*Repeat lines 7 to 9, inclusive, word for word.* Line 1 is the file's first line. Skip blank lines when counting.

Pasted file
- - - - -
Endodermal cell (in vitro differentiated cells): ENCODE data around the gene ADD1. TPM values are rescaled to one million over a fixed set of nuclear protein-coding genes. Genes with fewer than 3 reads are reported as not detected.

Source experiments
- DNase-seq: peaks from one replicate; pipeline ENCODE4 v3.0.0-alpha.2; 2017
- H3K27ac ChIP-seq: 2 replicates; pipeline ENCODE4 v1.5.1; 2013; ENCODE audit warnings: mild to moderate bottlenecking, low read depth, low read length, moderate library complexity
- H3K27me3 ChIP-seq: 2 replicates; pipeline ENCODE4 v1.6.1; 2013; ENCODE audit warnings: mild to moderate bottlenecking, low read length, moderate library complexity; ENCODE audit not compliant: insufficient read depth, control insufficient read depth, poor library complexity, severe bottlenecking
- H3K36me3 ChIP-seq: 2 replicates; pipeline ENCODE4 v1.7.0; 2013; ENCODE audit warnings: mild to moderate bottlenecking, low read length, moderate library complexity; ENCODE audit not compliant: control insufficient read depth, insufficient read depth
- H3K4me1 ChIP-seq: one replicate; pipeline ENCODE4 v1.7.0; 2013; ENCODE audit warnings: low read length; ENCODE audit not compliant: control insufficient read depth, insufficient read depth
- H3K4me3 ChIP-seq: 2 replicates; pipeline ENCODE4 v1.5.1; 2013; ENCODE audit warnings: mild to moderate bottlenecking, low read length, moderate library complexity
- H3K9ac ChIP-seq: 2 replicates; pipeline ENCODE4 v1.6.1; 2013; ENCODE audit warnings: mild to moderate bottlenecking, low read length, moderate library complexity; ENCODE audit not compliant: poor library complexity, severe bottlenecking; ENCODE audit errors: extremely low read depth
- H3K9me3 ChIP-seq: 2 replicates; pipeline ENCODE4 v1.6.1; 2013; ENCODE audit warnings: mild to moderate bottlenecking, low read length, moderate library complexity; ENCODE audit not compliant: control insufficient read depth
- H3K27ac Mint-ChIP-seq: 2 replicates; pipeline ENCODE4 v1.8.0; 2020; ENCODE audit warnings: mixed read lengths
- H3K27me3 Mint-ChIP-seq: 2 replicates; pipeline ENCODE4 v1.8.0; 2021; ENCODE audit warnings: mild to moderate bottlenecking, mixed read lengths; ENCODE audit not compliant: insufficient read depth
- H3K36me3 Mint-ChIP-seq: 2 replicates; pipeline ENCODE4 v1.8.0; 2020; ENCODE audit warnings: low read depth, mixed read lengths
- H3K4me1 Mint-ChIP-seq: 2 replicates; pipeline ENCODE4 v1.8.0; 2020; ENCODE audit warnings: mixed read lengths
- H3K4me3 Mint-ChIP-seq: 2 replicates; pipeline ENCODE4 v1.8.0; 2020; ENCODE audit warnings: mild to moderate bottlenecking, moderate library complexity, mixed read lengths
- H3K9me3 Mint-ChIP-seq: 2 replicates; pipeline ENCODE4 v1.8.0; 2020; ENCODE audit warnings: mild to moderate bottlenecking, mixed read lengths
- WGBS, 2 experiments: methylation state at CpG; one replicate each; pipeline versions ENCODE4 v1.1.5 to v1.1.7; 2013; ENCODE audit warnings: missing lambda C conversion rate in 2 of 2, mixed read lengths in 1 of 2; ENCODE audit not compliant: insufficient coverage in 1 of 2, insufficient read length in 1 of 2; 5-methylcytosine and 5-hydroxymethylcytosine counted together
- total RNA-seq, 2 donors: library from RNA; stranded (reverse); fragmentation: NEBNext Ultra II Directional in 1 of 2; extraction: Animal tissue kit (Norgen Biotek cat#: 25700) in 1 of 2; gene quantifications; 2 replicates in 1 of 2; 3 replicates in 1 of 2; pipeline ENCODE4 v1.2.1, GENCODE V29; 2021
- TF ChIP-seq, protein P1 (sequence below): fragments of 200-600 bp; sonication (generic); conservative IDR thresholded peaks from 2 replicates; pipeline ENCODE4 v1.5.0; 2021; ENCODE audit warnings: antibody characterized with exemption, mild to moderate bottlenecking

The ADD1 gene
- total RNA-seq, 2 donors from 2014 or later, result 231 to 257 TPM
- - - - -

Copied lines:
- H3K4me1 ChIP-seq: one replicate; pipeline ENCODE4 v1.7.0; 2013; ENCODE audit warnings: low read length; ENCODE audit not compliant: control insufficient read depth, insufficient read depth
- H3K4me3 ChIP-seq: 2 replicates; pipeline ENCODE4 v1.5.1; 2013; ENCODE audit warnings: mild to moderate bottlenecking, low read length, moderate library complexity
- H3K9ac ChIP-seq: 2 replicates; pipeline ENCODE4 v1.6.1; 2013; ENCODE audit warnings: mild to moderate bottlenecking, low read length, moderate library complexity; ENCODE audit not compliant: poor library complexity, severe bottlenecking; ENCODE audit errors: extremely low read depth